A Spanish prosecutor asked a judge Thursday to issue an international arrest warrant for the former president of Catalonia and four of his ministers after they failed to appear in a Madrid court for questioning about their efforts to break the region away from Spain.
Ousted Catalan leader Carles Puigdemont and his 13-member Cabinet were among those summoned to Spain’s National Court. Puigdemont surfaced in Belgium on Tuesday with some of his ex-ministers, saying they were seeking “freedom and safety” there. He and four of the officials remained in Brussels on Thursday.
Asked whether Puigdemont would turn himself in if the arrest warrant is granted, his lawyer in Belgium, Paul Bekaert, told The Associated Press: “Certainly. Or the police will come get him.” Bekaert said Puigdemont intends to cooperate with Belgian police.
Meanwhile, the same judge, Investigative Magistrate Carmen Lamela, sent eight former Catalan Cabinet members to jail without bail and ordered another to be held pending a 50,000-euro ($58,300) bail payment.
The ruling was made at the request of prosecutors after the nine were questioned at the National Court in Madrid. Under Spain’s legal system, investigating judges can order the detention of suspects while a comprehensive probe, sometimes taking months, determines if charges should be brought.
Also Thursday, six Catalan lawmakers appeared for a parallel session in the Spanish Supreme Court. They were given a week to prepare their defenses and instructed to return for questioning on Nov. 9.
In all, 20 regional politicians are being investigated on possible charges of rebellion, sedition and embezzlement for a declaration of secession the Parliament of Catalonia made on Oct. 27. The crimes are punishable by up to 30 years in prison under Spanish law.
Lawyers for the jailed officials said they plan to appeal Lamela’s order. Jaume Alonso-Cuevillas, who represents former regional Vice President Oriol Junqueras and four more of the ousted Cabinet members, said the judge’s decision to send them to jail “lacked justification” and was “disproportionate.”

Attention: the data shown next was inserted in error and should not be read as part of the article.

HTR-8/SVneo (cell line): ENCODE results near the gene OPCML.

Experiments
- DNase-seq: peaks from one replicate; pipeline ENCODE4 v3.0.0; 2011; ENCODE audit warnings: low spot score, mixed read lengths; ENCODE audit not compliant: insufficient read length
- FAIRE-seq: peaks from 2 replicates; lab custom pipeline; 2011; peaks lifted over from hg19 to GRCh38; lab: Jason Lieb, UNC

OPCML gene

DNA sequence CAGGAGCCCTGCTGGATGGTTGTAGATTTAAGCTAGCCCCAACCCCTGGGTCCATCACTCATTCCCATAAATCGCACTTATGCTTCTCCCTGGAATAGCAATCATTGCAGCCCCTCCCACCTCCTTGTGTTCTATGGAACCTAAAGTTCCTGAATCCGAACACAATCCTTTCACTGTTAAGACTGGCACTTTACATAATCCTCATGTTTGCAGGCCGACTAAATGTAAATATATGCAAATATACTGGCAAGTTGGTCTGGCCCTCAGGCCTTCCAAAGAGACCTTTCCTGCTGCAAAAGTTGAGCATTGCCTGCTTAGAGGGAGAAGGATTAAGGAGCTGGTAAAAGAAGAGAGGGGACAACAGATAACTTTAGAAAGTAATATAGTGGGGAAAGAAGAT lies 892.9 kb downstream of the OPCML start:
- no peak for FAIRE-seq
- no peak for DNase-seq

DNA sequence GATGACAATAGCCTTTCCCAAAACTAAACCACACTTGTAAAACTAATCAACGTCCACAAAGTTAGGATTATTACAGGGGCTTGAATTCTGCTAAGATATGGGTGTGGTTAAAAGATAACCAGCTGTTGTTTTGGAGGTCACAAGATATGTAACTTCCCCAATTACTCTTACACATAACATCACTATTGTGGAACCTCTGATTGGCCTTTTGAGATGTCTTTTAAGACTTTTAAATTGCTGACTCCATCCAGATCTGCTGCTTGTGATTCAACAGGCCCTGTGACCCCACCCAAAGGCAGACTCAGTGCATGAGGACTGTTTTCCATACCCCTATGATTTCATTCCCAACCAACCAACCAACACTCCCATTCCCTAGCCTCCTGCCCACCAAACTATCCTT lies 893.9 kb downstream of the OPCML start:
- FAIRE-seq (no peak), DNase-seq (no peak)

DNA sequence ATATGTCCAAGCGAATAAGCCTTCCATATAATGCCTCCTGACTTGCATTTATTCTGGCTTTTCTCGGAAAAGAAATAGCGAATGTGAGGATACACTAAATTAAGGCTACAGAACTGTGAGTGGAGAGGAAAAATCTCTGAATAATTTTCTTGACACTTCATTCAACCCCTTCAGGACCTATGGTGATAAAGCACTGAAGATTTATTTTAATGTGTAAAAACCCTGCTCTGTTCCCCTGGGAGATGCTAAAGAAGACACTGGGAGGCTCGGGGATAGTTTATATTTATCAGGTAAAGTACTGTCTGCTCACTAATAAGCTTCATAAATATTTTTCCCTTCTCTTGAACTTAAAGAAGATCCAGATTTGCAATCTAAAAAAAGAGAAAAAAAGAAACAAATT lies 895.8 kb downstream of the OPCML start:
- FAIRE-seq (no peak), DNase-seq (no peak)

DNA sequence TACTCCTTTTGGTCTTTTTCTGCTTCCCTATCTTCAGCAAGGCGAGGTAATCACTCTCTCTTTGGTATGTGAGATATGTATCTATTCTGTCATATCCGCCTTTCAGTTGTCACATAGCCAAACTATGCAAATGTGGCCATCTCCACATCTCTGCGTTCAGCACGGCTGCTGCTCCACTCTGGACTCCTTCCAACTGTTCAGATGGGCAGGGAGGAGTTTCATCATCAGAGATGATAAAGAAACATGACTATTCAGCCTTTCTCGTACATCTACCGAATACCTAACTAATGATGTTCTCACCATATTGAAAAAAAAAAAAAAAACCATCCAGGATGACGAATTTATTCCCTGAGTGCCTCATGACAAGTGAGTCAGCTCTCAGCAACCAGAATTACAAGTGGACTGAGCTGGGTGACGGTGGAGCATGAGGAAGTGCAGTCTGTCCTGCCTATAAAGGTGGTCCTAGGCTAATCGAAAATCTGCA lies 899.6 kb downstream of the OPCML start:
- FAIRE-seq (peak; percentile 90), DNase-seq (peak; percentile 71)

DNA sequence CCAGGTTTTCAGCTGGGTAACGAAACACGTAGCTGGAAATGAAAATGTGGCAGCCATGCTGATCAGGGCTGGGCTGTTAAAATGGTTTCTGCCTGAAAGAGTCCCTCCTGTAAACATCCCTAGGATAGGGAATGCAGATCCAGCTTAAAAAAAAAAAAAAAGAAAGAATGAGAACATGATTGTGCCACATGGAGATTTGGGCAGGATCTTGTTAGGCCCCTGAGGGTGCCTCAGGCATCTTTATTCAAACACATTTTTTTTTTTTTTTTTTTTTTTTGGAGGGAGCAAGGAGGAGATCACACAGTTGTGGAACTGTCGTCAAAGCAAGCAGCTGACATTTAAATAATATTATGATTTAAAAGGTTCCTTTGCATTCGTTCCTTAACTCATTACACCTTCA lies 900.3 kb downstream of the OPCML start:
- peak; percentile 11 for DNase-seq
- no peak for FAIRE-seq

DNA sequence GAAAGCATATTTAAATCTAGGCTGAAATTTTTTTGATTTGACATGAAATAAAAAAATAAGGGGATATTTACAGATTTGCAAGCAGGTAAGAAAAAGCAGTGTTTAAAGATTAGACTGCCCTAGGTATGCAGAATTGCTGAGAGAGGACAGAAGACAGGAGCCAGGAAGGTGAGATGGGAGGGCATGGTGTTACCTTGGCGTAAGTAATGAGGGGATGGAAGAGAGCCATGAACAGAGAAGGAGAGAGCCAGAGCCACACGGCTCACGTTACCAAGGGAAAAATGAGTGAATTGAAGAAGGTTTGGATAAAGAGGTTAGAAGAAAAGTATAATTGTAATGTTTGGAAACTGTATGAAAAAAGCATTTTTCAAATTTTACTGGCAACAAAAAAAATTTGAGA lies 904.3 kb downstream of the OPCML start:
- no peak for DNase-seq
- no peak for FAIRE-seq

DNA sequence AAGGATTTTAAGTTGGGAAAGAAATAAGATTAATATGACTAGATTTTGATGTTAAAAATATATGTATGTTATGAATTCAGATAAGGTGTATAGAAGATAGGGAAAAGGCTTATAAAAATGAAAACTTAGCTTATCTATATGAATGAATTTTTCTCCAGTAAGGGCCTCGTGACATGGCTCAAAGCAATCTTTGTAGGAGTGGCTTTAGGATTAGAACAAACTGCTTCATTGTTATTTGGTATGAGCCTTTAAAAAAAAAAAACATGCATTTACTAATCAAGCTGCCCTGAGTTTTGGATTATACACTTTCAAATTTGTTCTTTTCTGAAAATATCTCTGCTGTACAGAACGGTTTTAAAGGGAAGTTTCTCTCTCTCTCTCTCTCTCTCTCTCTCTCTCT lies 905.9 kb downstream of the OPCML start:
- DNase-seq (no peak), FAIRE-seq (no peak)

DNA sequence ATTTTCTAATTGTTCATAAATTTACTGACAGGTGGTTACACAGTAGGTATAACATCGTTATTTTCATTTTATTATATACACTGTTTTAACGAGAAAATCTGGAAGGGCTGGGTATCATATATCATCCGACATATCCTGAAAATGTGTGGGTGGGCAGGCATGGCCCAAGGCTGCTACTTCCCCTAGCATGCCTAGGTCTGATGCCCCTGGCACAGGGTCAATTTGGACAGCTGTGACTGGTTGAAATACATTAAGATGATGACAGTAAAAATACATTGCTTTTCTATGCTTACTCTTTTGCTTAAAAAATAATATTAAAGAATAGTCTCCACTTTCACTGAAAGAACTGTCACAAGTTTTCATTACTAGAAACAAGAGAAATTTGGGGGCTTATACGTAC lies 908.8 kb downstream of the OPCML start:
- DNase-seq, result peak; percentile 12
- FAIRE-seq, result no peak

The Catalan officials’ supporters and party aides in Madrid were seen crying outside the courthouse when the judge’s decision was announced. They shouted “Freedom! Freedom!” and sang the Catalan official anthem, “Els Segadors.”
Spain took the unprecedented step of triggering constitutional powers allowing it to take over running Catalonia following the region’s declaration of independence. Madrid dismissed the Catalan Cabinet, dissolved the regional parliament and called a new regional election for Dec. 21.
Junqueras, in a tweet sent shortly after the judge’s decision jailing him for pushing Catalonia’s secession, called on Catalans to vote on an upcoming regional election on Dec. 21
“Do every day everything that is in your hands in order for good to defeat evil in the ballots of Dec. 21,” the tweet posted through Junqueras’ account said. “Standing up, with determination and onward to victory.”
Javier Melero, a lawyer representing some of the separatist lawmakers investigated in the Supreme Court, criticized Puigdemont and the four ministers who skipped court. He said their actions would be damaging for his clients, three lawmakers who are members of Puigdemont’s PDeCAT party.
“Not being at the service of the judiciary when you are summoned is always damaging for the rest of those being investigated,” Melero said.
About two dozen politicians and elected officials from Catalan separatist parties gathered at the gates of the Supreme Court in a show of support for the lawmakers under investigation.
“If the question is if in Spain you can trust the judicial system, my answer is no,” said Artur Mas, a former president of the Catalan government. “From the personal point of view and also for my personal experience, I don’t think that there are all the guarantees to have a fair trial.”
Mas was banned by a Barcelona court from holding public office for two years after he ignored a Constitutional Court ruling and went ahead with a mock vote on Catalonia’s independence in 2014.
Across the street, half a dozen protesters with Spanish flags were stopped by police. They shouted at the Catalan politicians, “cowards” and “to jail, to jail.”
In Barcelona, the Catalan regional capital, thousands of people rallied outside the regional presidential palace in Sant Jaume Square to show their support for the pro-secession politicians, clapping and chanting slogans in favor of independence.
The protracted political crisis over Catalonia, Spain’s worst in decades, could have an impact on the country’s economic growth, Spain’s central bank warned in a report published Thursday.
The Bank of Spain had assessed the potential consequences of two possible scenarios: One is a temporary period of uncertainty in the fourth quarter of 2017 which could shave 0.3 percentage points off forecast growth through the end of 2019. The other scenario was a “severe and prolonged” crisis, which would bring an accumulated decrease of 2.5 percentage points in Spain’s gross domestic product between the end of 2017 and 2019.
That, it said, could spell a recession for the Catalan economy.